1. I read your article josh, and it made me think too hard, and since i’ve graduated college, i try to avoid thinking, it makes my head hurt. That’s why i’m a personal trainer. But, I think turning papelbon into a starter would be risky business for the red sox, or any team that has an elite hard throwing closer with “potential” to be a starter. There is a reason these pitchers were thrown into the bull pen to begin with. They lacked the stamina to pitch a quality start (any starter going atleast 6 innings)or injured themselves from throwing too many innings their body wasn’t capable of coping with. That’s how mariano rivera became a closer, eric gagne’, jason isringhausen, kerry wood, etc. Unless a team is really hurting for starting pitching, which i understand the red sox have a lot of injuries going for them right now, but even so, they aren’t hurting for good quality starters, and they’ll be fine for the rest of season and especially when everyone starts coming back healthy. If papelbon was the closer for the cardinals, i’d say throw him in a starting role and see how he does, but i doubt he will have the strength to go 6 innings throwing pitches 95mph+. It’s a whole different strategy and there’s only 2 people i think have perfected the difference between starting and closing. One is in the hall of fame, dennis eckersely, and one will be joining him after he retires, john smoltz. Those 2 are the only ones i can say could or can pitch in any given situation effectively and with a proper intimidation factor with the batter knowing the pitcher isn’t out of his element. That being said, to answer your other part, i agree that the closer should be the best reliever in your bull pen for any situation. He should be used in any situation when there is a major threat on your team to lose the game. That’s where they are most valuable, though many coaches still believe that the most important part of the game is finishing it with a victory, hence closing the game in the 9th. But now you have to look at all those other multi-million dollar arms in the bullpen that are going to waste because they don’t have the “closer” title. For instance, i’ll use the pirates for an example. We have marte in there who has closer experience, but is used as a left handed specialist, to get that strong lefty out. Is his stuff sub-par in comparison to the elite closers in the league, maybe, is his stuff sub-par to capps, not necessarily. Capps has a stronger closer mentality, the bull-dog approach so to speak, a guy that can thrown the door shut when he needs to, it’s this that makes him invaluable with the reliever staff and why he is the closer for the pirates. Now if we have the example you set where the pirates bring in pitcher after pitcher and the score ends up being 3-3 vs. bringing capps in right away and stopping the threat with say only giving up 1 run, now what do you do in the 8th inning? Does capps pitch another inning when he doesn’t pitch multiple innings usually and end up slinging low, straight 90mph fast balls that get hammered, or do you bring in a sub-par reliever like a grabow to possibly give up 2 runs to tie the game in the 8th anyways, putting you in the same boat, but now stuck with a tie game in the 9th depending on what the bats do for you in the bottom of the 8th and your closer has already pitched. That’s where the “sub-par stuff pitcher with closing experience” comes into play. Now since that is the new given example, does it matter the pirates will go through 3 different pitchers in that inning and leave with a tie game going into the 9th, but still have their big gun ready to go? Or, use the big gun to stop the bleeding then and now, but still not have enough back up with the rest of the pen going late into the game? I know it doesn’t really answer any questions or give a definite opinion, in fact i guess it’s a little vague. But, i tend to say there’s a lot more gray area in the decision making of when to use your closer, “your best reliever” in what situation, it’s not black and white. I think the only managers you couldn’t question on when they use their best reliever would be the bobby cox’s, joe torre’s and jim leylands. The rest will be questioned by the home fans every night their team doesn’t end up on top. I like the way baseball was played in the 70’s even though i wasn’t around to watch it, but hard nosed, i’m going to give you my best hitter possible in the your worst situation, and i’m going to throw my best pitcher at you in our worst situation, bunting the runner over, hustling your tail off to beat a throw to first, small ball baseball that i was raised to play. But, until america decides to dump the long-ball love affair we’ve grown to get orgasmically excited over since the mcgwire/sosa roid race that saved america’s past time, i’m afraid there are going to be stereotypical closers, pitching specialists, and starters. Will a perfect hybrid of the 3 come to light in the next decade, maybe. But, what i do know is Papelbon is not him.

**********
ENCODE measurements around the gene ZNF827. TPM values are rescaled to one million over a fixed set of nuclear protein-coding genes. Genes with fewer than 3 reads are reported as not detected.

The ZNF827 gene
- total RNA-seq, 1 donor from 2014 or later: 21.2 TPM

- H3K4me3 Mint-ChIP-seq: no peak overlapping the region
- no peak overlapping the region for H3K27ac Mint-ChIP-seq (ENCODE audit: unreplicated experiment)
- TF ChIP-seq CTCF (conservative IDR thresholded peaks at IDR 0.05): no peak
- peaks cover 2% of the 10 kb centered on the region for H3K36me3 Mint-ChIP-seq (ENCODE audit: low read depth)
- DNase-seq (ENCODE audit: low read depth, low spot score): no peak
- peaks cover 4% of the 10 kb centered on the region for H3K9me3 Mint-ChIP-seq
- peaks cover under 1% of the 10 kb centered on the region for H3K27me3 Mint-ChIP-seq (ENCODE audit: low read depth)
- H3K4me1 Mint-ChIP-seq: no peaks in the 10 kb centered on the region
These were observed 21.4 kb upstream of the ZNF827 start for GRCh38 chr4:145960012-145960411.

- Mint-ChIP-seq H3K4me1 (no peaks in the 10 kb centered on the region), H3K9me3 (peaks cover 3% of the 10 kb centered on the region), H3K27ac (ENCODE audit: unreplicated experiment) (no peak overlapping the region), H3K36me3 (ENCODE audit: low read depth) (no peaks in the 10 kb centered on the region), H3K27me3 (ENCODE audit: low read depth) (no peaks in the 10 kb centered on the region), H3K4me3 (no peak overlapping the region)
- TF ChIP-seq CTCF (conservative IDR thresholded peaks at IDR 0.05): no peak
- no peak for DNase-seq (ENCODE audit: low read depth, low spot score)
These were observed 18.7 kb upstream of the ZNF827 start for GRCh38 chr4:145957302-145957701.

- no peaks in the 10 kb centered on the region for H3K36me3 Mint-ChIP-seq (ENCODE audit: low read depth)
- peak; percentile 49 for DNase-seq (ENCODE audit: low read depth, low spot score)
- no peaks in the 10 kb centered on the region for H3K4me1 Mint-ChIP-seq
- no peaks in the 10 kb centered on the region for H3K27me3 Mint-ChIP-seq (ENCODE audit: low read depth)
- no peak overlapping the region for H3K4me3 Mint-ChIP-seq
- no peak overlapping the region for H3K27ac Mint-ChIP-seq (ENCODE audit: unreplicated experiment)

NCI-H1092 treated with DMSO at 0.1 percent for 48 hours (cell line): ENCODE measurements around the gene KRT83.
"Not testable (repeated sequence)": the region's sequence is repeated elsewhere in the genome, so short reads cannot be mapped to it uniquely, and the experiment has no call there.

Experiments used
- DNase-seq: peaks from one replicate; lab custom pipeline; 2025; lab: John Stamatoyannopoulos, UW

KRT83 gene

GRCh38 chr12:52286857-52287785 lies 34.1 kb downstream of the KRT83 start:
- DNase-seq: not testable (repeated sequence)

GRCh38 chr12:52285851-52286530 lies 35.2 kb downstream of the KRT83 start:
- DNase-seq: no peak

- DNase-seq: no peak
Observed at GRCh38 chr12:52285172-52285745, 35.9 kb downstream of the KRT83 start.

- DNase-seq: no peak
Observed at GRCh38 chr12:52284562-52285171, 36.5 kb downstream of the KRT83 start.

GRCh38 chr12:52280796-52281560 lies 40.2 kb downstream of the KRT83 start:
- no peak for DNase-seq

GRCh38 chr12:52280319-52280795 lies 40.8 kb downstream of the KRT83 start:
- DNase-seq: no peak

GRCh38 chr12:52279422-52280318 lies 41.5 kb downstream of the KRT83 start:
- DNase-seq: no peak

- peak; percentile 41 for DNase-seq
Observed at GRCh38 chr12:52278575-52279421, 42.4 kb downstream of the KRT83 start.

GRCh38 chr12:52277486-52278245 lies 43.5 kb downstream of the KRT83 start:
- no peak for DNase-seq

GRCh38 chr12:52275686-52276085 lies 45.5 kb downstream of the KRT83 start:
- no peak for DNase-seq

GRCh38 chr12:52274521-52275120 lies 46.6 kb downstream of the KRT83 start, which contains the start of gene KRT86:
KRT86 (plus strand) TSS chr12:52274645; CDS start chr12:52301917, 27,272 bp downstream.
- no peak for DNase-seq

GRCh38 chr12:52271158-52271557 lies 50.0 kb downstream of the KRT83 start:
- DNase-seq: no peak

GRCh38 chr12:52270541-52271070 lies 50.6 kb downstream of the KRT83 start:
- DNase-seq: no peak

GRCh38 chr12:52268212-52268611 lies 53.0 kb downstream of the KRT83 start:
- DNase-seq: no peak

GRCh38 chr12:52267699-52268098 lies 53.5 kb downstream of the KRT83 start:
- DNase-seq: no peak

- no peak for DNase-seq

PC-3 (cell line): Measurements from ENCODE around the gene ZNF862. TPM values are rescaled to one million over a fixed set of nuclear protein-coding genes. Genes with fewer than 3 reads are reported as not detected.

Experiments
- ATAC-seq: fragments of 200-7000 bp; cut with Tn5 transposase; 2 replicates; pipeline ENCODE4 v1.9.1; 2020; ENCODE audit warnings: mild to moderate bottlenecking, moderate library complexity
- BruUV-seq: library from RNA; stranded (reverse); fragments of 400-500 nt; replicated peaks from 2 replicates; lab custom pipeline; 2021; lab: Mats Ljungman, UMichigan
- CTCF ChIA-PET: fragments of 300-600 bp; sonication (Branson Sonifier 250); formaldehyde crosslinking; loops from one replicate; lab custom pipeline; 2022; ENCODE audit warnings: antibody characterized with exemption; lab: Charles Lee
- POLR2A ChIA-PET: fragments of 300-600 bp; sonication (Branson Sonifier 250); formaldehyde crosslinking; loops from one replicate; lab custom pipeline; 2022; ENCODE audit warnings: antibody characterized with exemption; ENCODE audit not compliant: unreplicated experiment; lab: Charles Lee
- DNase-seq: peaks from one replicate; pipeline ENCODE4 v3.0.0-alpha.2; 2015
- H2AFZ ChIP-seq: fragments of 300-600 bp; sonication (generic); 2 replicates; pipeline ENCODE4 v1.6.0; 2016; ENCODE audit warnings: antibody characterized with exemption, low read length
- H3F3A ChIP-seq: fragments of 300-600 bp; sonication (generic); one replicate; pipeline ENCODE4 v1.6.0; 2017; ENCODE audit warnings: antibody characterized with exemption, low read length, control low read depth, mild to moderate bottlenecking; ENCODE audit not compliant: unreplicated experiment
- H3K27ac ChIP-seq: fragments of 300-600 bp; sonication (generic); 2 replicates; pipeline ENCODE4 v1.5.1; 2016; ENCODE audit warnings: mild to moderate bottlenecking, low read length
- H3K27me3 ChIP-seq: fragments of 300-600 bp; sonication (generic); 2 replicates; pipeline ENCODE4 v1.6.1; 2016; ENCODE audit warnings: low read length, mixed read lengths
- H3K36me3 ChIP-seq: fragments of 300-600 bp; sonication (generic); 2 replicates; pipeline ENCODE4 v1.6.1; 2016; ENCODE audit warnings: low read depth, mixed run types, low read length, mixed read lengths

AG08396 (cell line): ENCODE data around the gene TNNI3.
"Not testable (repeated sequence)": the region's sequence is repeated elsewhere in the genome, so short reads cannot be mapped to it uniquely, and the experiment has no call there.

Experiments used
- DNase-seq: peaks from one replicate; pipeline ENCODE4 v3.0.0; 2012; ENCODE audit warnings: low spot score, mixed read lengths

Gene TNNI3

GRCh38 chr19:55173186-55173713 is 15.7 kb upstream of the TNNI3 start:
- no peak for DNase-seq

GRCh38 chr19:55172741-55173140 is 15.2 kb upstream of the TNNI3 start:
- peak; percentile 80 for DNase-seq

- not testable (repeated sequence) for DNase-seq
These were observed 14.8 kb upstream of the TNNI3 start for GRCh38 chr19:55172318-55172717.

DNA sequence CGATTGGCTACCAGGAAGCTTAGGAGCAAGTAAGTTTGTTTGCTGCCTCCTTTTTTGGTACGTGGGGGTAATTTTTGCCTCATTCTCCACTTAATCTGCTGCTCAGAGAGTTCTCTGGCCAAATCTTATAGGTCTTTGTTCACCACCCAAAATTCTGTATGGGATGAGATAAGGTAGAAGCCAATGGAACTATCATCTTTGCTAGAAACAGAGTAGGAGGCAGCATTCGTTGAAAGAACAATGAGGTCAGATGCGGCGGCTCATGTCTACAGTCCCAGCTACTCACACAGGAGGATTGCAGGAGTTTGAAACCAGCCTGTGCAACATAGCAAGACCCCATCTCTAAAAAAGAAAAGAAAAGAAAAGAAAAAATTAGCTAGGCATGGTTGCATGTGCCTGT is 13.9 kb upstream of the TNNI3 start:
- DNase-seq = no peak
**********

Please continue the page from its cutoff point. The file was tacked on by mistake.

2. The gist of the article I had linked says that once you get out of that rough inning, your odds are something like 90% to win the game if you are the home team. Obviously the Pirates are a bad example because their pen scares the hell out of me.

    Honestly, I think Papelbon could be a decent starter, probably a good 2 or 3 man. For the Red Sox, he is a better option in the pen. However, if he were on, say the Pirates, I would think/hope they would make him a starter.

    Personally, I believe way too much money is being spent on closers. Teams go out and spend ridiculous amounts of money on guys and in the end, they usually find some AAA starter who can do the job just as well (look at Toronto, although I am not sure if Accardo was a converted starter…well at some point I am sure he was a starter…anyways)

    Maybe instead of Papelbon, I should have used Chamberlain. The Yankees would probably be better served having Joba play AAA as a starter. Get his arm strength used to the higher pitch counts and whatnot. If they could develop him into a 1-3 starter, that’s a much better use than just having him as a setup man for Rivera.

    I agree about Smoltz and Eck. If Smoltz had stayed in the ‘pen, he probably could have gotten 300 saves. Hell he cranked out 150 in what, 3 years?

    This is something that will be debated for years. I wish we could see more intelligent managerial moves during games…

    On a sidenote, I hope when you say you want to see more bunting, you do not mean Pirates style. Like having Freddy Sanchez bunt in the 5th inning…that is dumb, do not take the bat out of your best hitter. Bunting should be reserved for certain situations, pitchers ABs, or very late inning situations…Over a 5 year period, stats have shown that teams are more likely to score a run with 0 outs and a man on 1st, then with 1 out and a man on second. Basically they found that bunting a man over, produced less runs than just letting the batter hit away (again, certain situations it should be used, not nearly as much as John Russell used it the other night)

    Anyways, that is neither here nor there.